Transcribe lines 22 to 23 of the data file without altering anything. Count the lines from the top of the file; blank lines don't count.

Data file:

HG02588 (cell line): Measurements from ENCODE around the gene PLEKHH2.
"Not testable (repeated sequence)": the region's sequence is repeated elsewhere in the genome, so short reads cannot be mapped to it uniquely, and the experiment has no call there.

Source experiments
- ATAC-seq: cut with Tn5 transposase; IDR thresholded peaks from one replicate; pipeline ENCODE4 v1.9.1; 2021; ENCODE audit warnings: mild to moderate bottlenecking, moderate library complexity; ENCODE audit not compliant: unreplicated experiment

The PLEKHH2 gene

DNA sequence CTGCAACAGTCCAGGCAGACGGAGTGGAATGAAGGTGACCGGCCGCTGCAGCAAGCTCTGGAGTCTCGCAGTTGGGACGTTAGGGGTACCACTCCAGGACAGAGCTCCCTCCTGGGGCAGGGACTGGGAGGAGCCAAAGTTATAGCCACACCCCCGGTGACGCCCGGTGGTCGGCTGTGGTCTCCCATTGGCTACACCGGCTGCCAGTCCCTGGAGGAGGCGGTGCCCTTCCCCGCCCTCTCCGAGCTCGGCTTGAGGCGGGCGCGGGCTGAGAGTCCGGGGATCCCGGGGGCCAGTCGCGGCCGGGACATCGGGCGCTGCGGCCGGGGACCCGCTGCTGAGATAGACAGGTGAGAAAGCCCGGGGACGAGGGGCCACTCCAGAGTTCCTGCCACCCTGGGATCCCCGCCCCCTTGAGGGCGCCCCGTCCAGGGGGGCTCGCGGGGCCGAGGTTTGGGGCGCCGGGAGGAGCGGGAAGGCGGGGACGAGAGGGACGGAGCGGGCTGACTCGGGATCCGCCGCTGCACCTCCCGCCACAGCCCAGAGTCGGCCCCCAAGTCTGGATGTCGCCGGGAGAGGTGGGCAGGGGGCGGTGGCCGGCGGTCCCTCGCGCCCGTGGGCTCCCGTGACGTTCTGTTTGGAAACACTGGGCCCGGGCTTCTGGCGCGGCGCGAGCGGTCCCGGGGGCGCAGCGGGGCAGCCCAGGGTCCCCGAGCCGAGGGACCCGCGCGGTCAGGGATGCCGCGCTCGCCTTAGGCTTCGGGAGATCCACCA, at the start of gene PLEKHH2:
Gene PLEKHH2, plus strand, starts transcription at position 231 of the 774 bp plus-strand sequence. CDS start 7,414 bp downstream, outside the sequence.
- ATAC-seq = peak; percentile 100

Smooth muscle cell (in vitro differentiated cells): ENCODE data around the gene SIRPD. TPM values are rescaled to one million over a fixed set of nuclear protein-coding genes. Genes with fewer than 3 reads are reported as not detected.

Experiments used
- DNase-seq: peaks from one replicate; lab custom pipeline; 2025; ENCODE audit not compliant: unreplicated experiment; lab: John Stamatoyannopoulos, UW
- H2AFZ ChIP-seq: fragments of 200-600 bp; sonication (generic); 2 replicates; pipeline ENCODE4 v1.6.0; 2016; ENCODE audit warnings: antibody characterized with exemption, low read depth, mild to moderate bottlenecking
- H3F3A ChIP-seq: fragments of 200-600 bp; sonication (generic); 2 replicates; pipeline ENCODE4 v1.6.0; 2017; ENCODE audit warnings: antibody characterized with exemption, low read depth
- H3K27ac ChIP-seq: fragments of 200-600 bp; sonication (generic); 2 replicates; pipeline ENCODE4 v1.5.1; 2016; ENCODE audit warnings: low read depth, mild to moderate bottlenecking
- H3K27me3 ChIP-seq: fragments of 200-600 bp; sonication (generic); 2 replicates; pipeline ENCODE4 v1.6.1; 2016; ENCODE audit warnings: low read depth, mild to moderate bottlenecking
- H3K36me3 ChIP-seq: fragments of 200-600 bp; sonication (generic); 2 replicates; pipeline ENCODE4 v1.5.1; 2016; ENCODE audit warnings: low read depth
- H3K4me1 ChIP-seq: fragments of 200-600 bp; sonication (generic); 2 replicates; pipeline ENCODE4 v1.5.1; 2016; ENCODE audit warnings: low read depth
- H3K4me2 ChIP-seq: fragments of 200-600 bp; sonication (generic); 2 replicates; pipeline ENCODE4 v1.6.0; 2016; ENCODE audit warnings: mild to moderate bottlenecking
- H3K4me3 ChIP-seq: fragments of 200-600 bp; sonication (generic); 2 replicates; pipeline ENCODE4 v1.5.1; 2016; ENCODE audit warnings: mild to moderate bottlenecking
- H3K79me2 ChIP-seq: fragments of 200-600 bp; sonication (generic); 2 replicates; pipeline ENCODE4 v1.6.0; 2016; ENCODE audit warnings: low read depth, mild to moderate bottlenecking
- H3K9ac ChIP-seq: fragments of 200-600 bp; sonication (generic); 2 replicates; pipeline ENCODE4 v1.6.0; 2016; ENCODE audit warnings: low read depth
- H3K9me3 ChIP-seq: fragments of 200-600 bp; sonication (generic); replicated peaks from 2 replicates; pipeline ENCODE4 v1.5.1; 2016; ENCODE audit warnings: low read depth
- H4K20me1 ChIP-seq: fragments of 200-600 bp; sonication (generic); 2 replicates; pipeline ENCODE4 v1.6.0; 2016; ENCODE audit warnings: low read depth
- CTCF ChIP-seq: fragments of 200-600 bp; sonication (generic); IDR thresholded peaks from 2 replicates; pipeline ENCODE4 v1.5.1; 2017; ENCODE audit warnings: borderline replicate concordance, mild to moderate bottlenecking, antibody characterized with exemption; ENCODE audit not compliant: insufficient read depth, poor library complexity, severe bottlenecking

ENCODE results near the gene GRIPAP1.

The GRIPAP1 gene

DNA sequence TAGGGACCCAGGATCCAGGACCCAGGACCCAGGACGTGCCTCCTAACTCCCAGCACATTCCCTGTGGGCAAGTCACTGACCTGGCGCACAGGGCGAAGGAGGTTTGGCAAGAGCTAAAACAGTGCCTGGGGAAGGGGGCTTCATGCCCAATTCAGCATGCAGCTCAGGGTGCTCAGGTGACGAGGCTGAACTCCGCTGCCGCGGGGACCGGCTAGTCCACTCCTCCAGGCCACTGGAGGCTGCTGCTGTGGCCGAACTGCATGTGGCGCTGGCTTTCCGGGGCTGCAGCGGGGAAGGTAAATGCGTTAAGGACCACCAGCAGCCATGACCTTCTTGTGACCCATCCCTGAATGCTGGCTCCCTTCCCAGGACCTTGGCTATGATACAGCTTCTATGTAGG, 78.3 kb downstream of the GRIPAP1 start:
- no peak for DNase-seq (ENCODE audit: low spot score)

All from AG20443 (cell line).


- H3K9me3 ChIP-seq: fragments of 200-600 bp; sonication (generic); replicated peaks from 2 replicates; pipeline ENCODE4 v1.5.1; 2016; ENCODE audit warnings: low read depth
- H4K20me1 ChIP-seq: fragments of 200-600 bp; sonication (generic); 2 replicates; pipeline ENCODE4 v1.6.0; 2016; ENCODE audit warnings: low read depth